> Now, our minds gain insight into something only by contrasting it with its
        > negation. Thus we understand being only through the concept of nothing, the
        > rational through the non-rational, etc. This is even more true of what we
        > know through feeling. Such knowledge becomes more sharply etched and
        > poignant by contrast with that of its absence or its opposite. Thus our
        > feeling for health becomes more intense when we have experienced sickness,
        > our sense for freedom sharper and clearer when we have seen something of
        > slavery at first hand. It is in this way, according to Heidegger, that the
        > thought of my non-existence brings into sharp relief the essential meaning
        > of my existence.
        >
        > ===I was reading along here, reached the quoted paragraph above and was
        > thinking that this particular paragraph sums up the way the simple idea of
        > not existing seems to release a load of mental baggage and elicit a LIVE
        > and FREE mental state. It must be why conversation goes in that direction.
        > Humans yearn to be alive and free even if in thought only :
        > https://webspace.utexas.edu/emc597/existentialism.html
        >
        > I see the value in reading dead philosophers but see much more value in
        > putting into words the LIVE experience happening as it happens. I also see
        > the value of not adopting any system at all. Once a system is adopted,
        > limits and boundaries form, and stagnation and death of a free and living
        > entity happens.
        >
        > Science of all kinds helps form generalizations about our existence but so
        > far it doesn't begin to capture rich individual qualitative experience.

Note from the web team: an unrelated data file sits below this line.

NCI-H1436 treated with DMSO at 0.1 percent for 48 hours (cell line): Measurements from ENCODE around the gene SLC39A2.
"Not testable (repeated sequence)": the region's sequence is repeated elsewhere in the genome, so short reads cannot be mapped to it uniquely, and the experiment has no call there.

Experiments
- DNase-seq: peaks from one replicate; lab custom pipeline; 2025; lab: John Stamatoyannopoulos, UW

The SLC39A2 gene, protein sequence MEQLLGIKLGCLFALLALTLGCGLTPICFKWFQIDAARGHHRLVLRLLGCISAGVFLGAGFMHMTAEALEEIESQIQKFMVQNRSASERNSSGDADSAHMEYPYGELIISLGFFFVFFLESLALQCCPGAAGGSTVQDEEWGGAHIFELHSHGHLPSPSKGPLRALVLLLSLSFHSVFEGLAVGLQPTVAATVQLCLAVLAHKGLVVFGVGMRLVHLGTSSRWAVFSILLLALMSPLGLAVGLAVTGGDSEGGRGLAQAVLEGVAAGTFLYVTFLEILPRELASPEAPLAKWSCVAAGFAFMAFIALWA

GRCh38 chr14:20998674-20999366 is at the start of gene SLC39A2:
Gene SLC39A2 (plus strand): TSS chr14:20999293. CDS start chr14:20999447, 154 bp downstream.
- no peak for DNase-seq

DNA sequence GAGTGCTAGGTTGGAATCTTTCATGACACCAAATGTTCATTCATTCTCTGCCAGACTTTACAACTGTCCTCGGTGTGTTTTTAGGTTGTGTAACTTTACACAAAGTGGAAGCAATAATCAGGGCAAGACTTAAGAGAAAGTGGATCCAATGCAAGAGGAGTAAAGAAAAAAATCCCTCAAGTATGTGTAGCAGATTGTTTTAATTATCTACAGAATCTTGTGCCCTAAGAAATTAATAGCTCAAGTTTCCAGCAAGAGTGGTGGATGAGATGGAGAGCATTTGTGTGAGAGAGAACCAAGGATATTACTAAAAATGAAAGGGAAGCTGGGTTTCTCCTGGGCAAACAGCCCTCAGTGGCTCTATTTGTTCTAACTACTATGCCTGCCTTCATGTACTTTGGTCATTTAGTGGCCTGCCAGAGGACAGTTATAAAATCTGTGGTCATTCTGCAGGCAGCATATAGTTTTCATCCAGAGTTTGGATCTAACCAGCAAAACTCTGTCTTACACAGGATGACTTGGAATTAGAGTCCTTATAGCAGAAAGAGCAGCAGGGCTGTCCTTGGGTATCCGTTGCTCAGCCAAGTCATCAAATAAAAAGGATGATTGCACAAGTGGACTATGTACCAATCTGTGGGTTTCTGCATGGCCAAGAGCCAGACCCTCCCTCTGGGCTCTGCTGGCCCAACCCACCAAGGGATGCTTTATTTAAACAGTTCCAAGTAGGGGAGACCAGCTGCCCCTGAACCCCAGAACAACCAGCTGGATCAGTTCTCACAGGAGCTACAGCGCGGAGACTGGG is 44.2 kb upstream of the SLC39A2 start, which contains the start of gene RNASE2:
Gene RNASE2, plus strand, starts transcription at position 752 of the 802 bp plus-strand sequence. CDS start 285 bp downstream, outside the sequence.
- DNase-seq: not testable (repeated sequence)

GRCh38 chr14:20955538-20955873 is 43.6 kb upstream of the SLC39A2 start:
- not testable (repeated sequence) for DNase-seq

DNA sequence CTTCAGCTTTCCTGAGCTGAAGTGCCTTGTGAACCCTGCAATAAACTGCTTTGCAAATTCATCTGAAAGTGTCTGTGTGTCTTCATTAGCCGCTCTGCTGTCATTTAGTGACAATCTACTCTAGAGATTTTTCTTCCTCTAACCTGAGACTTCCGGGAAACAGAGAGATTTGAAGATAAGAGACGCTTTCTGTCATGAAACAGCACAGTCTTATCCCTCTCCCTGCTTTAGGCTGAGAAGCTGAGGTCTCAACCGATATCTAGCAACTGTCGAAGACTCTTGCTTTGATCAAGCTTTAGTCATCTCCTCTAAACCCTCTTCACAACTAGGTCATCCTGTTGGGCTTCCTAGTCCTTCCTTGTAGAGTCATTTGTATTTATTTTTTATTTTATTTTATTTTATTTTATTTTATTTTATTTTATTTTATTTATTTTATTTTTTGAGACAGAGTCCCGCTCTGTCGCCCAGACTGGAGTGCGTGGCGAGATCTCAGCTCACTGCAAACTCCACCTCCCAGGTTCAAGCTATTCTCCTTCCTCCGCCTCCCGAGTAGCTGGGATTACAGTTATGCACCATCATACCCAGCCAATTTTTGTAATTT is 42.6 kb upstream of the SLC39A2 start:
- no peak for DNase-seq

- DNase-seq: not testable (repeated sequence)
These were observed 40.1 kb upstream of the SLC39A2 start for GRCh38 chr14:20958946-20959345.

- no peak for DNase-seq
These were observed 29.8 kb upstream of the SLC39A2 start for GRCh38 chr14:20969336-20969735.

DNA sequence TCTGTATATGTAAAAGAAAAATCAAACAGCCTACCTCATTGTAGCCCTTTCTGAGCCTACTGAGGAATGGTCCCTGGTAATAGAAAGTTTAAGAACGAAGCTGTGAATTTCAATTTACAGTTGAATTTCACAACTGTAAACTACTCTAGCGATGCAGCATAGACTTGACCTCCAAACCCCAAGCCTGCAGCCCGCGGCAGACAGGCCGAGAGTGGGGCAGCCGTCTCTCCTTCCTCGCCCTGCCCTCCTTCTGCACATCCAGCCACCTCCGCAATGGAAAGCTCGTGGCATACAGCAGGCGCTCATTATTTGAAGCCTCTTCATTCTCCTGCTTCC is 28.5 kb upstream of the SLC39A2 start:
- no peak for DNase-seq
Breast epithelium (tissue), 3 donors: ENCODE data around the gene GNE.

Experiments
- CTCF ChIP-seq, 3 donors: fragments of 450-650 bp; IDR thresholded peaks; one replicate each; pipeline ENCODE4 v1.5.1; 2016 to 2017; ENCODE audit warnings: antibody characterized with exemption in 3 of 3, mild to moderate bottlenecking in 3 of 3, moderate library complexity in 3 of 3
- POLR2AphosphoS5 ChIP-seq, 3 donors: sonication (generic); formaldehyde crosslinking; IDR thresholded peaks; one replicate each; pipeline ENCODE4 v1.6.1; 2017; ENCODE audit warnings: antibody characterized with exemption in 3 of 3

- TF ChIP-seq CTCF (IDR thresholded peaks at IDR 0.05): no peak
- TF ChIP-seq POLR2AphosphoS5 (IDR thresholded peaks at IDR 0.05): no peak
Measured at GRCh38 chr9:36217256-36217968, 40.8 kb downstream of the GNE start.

>
        > hc
        >
        >
        > [Non-text portions of this message have been removed]
        >
      • existlist
        ... It is an exceptional piece of music which stops my thought for any length of time. ===Mary, can you give an example of a piece of music that stops your
        Message 3 of 4 , Jun 19, 2013
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          --- In existlist@yahoogroups.com, "Mary" <josephson45r@...> wrote:
          It is an exceptional piece of music which stops my thought for any length of time.

          ===Mary, can you give an example of a piece of music that stops your thought? I'd love to experience that. I've had intensely scary moments stop my thought before where I felt like everything was in slow motion and no thoughts flowed, just visual imagery was left.

          h.
        • Mary
          Just about anything by Chopin, some Puccini arias like Nessun Dorma and Quando m en vo, some Gustavo Santaolla, and Ry Cooder, etc. etc. I have to resist
          Message 4 of 4 , Jun 19, 2013
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            Just about anything by Chopin, some Puccini arias like Nessun Dorma and Quando m'en vo, some Gustavo Santaolla, and Ry Cooder, etc. etc. I have to resist researching to translate lyrics if opera, or learning anything about the composer and technique if I want to keep the experience pure.

            Mary

            --- In existlist@yahoogroups.com, "existlist" <hermitcrab65@...> wrote:
            >
            > --- In existlist@yahoogroups.com, "Mary" <josephson45r@> wrote:
            > It is an exceptional piece of music which stops my thought for any length of time.
            >
            > ===Mary, can you give an example of a piece of music that stops your thought? I'd love to experience that. I've had intensely scary moments stop my thought before where I felt like everything was in slow motion and no thoughts flowed, just visual imagery was left.
            >
            > h.
            >